Alleged Misconduct of Police In Using Federal Customs Agents at Airport to Conduct Local Investigation by Wrongful Means
In People v. Esposito (37 NY2d 156 ), local airline and police officials suspected baggage handlers at Kennedy International Airport of stealing from passengers' baggage on incoming and outgoing international flights.
Unable to pursue their investigation by constitutional means, they decided to use Federal customs officials on the assumption that they were not subject to the same proscriptions.
In overturning the search, the Court of Appeals stated:
"The 'border search' exception to the requirement of probable cause accorded to customs ... is a limited power.
Its purpose is to permit such officials to search for contraband coming into the country without payment of duty or in contravention of statutory prohibitions.
It does not extend to searches of baggage going out of the country upon which no duty is payable and on which no prohibitions are placed.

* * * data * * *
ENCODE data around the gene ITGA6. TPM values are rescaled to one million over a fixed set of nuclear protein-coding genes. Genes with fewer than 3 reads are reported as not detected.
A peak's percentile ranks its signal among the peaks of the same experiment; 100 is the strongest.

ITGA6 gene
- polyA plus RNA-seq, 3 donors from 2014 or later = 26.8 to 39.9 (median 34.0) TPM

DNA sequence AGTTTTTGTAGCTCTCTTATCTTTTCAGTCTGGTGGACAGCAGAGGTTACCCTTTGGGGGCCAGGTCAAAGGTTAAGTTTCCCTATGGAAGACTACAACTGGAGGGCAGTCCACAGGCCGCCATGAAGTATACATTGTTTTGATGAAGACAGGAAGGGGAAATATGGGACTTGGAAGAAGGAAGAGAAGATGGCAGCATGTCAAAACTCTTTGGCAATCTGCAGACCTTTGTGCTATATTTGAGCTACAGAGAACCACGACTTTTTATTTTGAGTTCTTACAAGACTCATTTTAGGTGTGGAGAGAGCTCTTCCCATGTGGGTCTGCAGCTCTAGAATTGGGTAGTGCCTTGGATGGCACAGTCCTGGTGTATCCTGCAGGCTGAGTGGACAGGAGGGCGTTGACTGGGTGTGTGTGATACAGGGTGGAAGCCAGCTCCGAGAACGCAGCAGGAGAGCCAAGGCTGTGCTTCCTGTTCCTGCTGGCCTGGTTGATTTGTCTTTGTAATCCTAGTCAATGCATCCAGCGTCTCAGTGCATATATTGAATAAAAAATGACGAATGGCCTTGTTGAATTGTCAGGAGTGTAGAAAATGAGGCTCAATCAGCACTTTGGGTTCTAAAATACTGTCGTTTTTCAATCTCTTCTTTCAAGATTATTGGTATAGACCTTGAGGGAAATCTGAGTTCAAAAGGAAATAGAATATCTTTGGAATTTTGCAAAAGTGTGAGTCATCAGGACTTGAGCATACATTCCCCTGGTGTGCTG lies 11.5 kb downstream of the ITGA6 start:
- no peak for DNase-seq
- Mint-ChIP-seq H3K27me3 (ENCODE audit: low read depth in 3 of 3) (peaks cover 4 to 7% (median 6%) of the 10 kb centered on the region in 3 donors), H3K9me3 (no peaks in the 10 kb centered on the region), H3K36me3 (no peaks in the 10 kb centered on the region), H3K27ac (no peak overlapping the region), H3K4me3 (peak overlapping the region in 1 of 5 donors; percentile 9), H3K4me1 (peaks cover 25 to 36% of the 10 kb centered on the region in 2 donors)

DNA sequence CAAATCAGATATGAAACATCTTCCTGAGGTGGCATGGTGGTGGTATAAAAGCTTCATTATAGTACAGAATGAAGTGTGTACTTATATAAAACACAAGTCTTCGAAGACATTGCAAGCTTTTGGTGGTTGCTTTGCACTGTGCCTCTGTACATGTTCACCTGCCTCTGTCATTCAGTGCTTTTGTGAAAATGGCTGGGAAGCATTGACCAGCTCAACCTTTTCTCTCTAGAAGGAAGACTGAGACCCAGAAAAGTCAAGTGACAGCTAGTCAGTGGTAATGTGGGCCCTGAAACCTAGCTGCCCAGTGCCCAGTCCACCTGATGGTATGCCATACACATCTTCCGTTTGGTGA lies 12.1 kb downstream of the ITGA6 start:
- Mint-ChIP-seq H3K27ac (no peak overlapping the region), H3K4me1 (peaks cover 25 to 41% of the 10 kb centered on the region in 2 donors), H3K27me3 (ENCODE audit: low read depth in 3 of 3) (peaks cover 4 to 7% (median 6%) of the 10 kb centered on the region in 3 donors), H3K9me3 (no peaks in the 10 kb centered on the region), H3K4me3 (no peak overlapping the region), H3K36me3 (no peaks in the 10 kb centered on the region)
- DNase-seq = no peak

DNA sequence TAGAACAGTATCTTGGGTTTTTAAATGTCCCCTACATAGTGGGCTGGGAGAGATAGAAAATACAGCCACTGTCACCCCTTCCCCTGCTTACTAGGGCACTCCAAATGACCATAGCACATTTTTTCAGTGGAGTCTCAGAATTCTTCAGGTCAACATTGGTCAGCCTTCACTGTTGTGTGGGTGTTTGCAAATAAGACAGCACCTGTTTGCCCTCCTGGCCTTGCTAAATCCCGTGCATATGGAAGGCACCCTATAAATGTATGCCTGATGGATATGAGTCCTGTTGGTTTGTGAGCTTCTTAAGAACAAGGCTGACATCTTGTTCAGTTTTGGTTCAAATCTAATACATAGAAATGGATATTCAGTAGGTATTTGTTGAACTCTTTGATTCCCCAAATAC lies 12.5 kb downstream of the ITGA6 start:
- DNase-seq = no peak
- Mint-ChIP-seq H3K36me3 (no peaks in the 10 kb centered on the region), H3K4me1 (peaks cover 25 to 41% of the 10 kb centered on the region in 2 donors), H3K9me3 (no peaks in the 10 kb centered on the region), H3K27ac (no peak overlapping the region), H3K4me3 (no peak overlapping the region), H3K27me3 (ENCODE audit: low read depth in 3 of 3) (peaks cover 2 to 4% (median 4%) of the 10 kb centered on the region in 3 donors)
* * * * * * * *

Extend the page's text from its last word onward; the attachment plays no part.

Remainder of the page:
As these cases make clear, the limited exception was granted to customs officials for a particular purpose; it may not be used to circumvent the constitutional requirement of probable cause placed upon police officers." (People v. Esposito, supra, at 159-160).
Thus, the core evil which the Court of Appeals sought to address in Esposito was the misconduct of local law enforcement in using Federal Customs agents to conduct a local investigation by unlawful means.
It is for this proposition that Esposito continues to be cited, not for its discussion of the scope of the border exception. (People v. LePera, 197 AD2d 43 [4th Dept 1994].)
Moreover, no appellate court in New York has dealt directly with the application of the border exception to outgoing goods since Esposito was decided.
And, in this court's opinion, were the Court of Appeals to address this issue today, it would adopt the rule in effect in virtually every Federal Circuit.